Whenever anyone applies for Social Security Disability, they are asked what the onset date of their disability was. This question can be quite confusing and many are not sure how they should answer, which is hardly surprising considering impairments often don’t all begin at once.
Why Is This Date Important?
This date is the one on which you claim your inability to do work began. This date is important because it helps determine how much you will be able to obtain in benefits or back pay. It can also help determine whether or not your application for Social Security Disability benefits will be approved or denied since one of the requirements is that you must be disabled for at least 12 months to qualify for an approval.
Can The SSA Disagree?
Yes. There are two forms of an onset date, the Alleged Onset Date and the Established Onset Date. If the SSA reviews medical records and determines that the date you claimed is not correct, they do have the authority to establish a later date.
What Should I Do If The SSA Changed My Date?
If the SSA changes the date you claimed to a later date, you have the option to appeal this decision. This appeal means that a request will be submitted to the Disability Determination Services to reconsider the date which was chosen.
This appeal is risky, however, because when a review of your claim is made, the DDS also has the authority to reverse the decision to award you benefits entirely. It is wise to speak with an attorney before filing any appeals.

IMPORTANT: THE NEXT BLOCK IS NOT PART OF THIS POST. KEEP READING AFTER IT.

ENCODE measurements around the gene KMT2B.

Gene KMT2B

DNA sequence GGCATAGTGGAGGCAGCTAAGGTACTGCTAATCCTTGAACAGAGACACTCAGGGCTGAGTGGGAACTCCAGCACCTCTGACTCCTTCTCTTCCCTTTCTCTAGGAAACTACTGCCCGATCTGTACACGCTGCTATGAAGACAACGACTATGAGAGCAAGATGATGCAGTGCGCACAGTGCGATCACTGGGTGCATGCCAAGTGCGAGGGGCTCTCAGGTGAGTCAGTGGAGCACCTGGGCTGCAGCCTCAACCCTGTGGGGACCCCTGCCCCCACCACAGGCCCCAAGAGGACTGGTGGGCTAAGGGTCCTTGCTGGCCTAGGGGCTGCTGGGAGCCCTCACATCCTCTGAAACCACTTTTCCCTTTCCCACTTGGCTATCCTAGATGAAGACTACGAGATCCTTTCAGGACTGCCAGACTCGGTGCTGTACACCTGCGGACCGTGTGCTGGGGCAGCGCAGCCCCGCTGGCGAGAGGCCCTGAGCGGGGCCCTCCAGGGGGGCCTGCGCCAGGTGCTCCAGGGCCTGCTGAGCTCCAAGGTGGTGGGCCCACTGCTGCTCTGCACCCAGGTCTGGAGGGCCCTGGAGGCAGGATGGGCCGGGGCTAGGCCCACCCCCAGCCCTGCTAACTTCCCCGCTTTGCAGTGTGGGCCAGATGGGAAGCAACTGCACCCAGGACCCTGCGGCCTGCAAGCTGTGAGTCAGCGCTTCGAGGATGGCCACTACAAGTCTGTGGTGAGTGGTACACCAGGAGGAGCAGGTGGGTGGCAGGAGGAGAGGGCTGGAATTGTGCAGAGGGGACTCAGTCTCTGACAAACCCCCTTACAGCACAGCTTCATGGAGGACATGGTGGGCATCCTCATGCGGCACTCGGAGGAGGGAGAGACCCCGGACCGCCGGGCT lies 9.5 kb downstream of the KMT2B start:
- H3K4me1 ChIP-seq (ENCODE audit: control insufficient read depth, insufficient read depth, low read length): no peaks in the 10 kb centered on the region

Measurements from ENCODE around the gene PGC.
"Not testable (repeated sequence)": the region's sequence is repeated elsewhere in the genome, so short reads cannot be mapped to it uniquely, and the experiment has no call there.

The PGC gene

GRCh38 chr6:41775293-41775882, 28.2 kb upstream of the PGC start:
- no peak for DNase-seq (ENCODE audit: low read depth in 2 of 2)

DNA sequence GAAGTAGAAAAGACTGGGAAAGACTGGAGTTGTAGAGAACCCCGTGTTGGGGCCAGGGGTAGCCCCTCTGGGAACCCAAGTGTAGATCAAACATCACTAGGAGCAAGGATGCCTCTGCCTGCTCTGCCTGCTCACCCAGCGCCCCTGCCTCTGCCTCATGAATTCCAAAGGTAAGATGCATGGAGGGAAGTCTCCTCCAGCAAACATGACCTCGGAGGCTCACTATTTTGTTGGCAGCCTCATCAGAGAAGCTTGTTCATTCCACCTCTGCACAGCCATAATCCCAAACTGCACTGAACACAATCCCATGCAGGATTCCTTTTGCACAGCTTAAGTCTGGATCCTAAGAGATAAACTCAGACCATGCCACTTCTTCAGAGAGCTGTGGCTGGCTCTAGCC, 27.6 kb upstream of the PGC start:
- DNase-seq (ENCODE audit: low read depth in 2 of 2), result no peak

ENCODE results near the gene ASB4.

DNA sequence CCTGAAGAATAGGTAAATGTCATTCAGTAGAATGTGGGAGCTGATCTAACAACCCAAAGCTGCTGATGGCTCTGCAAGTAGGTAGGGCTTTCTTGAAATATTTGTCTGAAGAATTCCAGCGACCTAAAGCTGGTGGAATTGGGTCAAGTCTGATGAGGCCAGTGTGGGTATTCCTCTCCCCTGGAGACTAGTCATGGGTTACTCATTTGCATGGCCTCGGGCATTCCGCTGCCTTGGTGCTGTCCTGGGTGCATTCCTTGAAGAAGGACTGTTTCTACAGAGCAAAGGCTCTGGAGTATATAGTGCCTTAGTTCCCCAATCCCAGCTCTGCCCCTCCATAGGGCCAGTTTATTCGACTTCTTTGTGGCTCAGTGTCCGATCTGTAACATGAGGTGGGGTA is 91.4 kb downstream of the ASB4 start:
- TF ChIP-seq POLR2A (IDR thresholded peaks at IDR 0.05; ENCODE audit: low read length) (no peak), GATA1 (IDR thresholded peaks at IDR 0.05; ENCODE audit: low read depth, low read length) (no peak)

Other Rules And Regulations That Could Impact The Onset Date
Citizenship Status: If you are not a citizen and you did not live in the United States immediately prior to filing out the application, Social Security will not pay SSDI benefits to non-citizens outside of the U.S. after the sixth consecutive calendar month.
The Last Day You Worked: If you continue to work even part time this can complicate your application. While the SSA may determine that this was an unsuccessful work attempt, in most cases, benefits for any months where work was done will not be given.
Incarceration: Social Security Disability Benefits will not be paid for any month that the recipient is in jail, prison, or state psychiatric facility.
Unemployment Benefits: While it is technically possible to receive unemployment and disability benefits at the same time, this is not often approved.
Can I Change My Onset Date?
If, after you learn more about your options, you would like to change the date on your application, you can request this change by contacting a local Social Security office in writing and requesting that they amend the date.
How Much Can I Get From SSD?
Until an application is approved, there is no way to determine exactly how much any individual may receive in social security disability benefits. Factors that are taken into consideration include your salary before becoming disabled and how much money you paid into the social security system.
The Office of Social Security has provided a Benefits Calculator so anyone who is filing a claim can estimate how much they may be eligible to receive.
Can I Collect SSD AND Workers’ Compensation?
Yes. If you were injured while working, it is possible to collect payments from both social security disability and your employer’s workers’ compensation insurance. It may even be possible to pursue legal action against a third party whose negligence resulted in your injury.
If You Still Have Questions…
Consult an experienced disability attorney who can review your case, help you determine the correct date, and who can inform you of the complications that may arise from changing the date.